On International Right to Know Day yesterday, amaBhungane together with 11 civil society partners released a report on the state of access to information in South Africa. The report, compiled by the Access to Information Network, is published annually and tracks civil society experiences of using the Promotion of Access to Information Act (PAIA).
A total of 408 PAIA applications by network members were analysed for the report, the largest number yet.
The 2017 report again reveals dismally low levels of statutory compliance. One in two requests made to government departments and state-owned entities were simply ignored. The figures for private sector requests were not much better, with 40% ignored.
Access was granted in approximately 33% and 31% of requests for public and private institutions respectively. This compares unfavourably with the 2016 figure, where 46% of requests to public institutions were granted.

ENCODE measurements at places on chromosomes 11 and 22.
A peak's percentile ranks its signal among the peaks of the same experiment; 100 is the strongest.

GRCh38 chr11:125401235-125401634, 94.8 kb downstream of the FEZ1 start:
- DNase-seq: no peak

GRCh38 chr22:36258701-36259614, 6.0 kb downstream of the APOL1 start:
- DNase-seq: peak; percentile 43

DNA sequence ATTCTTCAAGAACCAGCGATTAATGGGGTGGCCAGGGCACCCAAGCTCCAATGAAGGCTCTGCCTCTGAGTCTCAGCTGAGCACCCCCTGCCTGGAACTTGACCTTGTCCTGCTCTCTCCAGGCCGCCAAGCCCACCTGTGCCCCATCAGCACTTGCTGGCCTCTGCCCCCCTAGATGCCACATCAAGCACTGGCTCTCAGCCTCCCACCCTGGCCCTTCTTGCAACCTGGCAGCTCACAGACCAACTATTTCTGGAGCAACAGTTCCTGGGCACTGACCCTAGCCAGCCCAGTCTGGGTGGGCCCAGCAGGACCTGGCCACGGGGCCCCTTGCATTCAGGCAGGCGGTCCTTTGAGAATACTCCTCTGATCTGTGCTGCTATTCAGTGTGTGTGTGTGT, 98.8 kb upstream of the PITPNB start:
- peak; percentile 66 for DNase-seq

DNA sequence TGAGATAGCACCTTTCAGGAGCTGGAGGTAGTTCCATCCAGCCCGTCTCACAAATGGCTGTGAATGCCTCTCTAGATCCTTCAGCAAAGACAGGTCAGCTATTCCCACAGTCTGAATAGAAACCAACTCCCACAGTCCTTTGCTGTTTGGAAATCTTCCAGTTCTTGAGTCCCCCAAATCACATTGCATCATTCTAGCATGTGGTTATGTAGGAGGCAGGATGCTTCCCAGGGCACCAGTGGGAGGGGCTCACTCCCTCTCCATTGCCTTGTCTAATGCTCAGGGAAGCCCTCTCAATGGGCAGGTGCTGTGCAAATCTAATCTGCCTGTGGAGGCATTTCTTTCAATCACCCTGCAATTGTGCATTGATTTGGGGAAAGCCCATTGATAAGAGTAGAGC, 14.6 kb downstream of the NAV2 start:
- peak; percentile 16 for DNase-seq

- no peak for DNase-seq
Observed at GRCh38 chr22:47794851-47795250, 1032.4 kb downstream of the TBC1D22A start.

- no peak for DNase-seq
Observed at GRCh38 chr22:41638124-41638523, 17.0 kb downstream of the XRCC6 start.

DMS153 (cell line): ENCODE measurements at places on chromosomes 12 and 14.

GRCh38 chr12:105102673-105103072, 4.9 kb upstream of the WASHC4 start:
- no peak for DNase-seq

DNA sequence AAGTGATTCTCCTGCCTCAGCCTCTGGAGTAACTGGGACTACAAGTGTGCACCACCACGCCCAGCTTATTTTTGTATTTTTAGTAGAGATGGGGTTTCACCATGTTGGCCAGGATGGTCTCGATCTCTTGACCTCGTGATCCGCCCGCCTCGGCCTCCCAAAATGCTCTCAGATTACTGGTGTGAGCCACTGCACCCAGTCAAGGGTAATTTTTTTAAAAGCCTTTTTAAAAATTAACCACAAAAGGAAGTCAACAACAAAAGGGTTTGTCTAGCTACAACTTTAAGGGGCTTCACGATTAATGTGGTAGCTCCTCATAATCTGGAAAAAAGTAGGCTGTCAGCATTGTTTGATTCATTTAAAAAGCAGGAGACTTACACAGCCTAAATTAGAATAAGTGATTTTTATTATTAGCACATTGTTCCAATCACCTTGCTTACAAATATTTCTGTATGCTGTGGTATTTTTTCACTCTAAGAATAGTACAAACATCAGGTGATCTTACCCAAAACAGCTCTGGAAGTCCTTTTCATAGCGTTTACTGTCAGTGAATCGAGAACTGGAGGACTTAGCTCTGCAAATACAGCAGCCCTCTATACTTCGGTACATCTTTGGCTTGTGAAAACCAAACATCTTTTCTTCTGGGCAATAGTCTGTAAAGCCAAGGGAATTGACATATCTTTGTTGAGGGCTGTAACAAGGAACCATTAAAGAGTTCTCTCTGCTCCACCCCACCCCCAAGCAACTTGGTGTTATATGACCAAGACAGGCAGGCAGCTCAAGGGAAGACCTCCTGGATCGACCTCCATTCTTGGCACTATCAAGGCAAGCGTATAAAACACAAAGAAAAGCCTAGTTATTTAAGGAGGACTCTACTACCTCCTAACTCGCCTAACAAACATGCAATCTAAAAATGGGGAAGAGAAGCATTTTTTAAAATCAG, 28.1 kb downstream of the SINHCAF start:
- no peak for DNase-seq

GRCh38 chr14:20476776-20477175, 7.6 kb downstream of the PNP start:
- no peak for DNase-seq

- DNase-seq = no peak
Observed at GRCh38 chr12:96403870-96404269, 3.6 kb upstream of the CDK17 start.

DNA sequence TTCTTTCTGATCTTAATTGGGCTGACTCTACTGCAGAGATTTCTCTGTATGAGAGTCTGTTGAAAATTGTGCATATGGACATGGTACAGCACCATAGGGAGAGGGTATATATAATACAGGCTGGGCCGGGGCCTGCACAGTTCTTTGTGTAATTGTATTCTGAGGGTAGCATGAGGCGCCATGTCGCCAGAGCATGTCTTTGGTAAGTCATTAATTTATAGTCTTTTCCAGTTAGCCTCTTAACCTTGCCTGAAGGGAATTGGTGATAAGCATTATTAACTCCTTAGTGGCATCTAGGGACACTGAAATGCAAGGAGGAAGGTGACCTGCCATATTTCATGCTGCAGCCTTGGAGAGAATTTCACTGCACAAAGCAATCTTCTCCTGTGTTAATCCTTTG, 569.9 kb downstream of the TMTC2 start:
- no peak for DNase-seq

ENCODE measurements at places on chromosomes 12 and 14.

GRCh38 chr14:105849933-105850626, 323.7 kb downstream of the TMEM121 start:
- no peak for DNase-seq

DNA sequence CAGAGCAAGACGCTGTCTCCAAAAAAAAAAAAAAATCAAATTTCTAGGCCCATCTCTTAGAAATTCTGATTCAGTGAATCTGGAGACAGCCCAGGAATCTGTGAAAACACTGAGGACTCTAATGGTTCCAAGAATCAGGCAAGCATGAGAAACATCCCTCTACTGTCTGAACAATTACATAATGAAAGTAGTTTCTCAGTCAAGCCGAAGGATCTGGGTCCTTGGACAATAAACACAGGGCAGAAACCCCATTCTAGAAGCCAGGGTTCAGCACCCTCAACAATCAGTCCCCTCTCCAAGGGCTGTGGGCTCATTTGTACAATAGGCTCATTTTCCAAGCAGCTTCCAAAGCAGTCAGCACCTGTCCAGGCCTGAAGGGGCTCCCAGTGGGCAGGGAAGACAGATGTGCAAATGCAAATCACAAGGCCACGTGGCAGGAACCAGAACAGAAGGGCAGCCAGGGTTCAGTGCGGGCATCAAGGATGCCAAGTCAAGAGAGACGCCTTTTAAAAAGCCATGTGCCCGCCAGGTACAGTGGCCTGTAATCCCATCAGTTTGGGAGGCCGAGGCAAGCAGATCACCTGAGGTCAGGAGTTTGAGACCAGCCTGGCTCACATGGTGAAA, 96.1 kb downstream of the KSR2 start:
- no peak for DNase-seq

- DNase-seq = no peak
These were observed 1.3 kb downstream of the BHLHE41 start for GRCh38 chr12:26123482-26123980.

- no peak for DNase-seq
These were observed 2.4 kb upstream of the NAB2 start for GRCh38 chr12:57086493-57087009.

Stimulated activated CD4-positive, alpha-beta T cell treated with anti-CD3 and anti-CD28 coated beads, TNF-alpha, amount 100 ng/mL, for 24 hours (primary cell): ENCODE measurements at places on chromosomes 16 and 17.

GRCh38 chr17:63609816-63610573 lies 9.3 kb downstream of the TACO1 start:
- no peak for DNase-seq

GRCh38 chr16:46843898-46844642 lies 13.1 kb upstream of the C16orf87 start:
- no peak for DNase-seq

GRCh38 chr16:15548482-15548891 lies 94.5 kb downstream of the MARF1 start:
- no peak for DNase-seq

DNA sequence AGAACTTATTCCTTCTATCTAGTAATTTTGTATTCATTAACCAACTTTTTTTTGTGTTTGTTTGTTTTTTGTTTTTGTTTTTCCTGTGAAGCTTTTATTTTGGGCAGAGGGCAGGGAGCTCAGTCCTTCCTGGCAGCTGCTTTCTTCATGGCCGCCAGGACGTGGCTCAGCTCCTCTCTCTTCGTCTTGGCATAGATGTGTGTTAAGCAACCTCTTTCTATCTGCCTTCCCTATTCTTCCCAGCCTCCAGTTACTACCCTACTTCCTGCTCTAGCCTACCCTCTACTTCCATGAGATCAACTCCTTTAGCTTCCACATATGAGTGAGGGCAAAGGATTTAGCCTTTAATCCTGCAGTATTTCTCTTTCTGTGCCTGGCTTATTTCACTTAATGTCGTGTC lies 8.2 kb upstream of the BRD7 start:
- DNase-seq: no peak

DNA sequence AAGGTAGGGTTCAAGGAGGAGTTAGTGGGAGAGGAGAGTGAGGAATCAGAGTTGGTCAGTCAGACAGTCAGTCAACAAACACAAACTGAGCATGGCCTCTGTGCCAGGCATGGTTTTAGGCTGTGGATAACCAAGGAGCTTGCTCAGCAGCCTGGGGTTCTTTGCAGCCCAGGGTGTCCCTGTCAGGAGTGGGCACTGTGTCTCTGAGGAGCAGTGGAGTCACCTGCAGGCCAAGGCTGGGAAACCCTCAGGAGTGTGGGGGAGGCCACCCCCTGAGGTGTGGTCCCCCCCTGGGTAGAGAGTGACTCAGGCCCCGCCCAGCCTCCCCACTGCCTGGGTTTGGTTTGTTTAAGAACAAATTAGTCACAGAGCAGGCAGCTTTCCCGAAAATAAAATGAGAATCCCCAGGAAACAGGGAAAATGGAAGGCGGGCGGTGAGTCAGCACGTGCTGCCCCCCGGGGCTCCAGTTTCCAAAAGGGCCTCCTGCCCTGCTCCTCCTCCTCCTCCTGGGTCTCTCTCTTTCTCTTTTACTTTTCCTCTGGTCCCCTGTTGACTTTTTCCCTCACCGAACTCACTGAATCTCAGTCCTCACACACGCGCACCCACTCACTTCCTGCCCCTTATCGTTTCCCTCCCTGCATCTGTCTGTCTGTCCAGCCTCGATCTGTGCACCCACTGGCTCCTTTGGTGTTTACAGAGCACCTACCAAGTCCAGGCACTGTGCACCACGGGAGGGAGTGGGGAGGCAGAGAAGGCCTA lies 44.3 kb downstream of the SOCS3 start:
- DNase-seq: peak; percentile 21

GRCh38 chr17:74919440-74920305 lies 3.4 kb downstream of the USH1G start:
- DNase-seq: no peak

Karabo Rajuili, Advocacy Coordinator at amaBhungane said: “Quick and easy access to information is vital for investigative reporting, and the media in general. AmaBhungane has vigorously exercised and defended the right to information as envisaged under PAIA”.
She said, “an example of this is the punitive cost order made by the High Court against the department of defence, following its four year delay in granting amaBhungane access to information on private landings at the Waterkloof, following the scandal of the Gupta wedding private landing in 2013.”
A case study of amaBhungane’s litigation against the department of defence is featured in the report.
The network’s report makes important recommendations, including increasing proactive disclosures of information, and creating ways for “emergency” access to records in time-sensitive matters.
AmaBhungane is a member of the network, and engages in this work through its advocacy mandate, which is to help secure the information rights investigative journalists need to do their work.
The report and a press statement from the network are available here.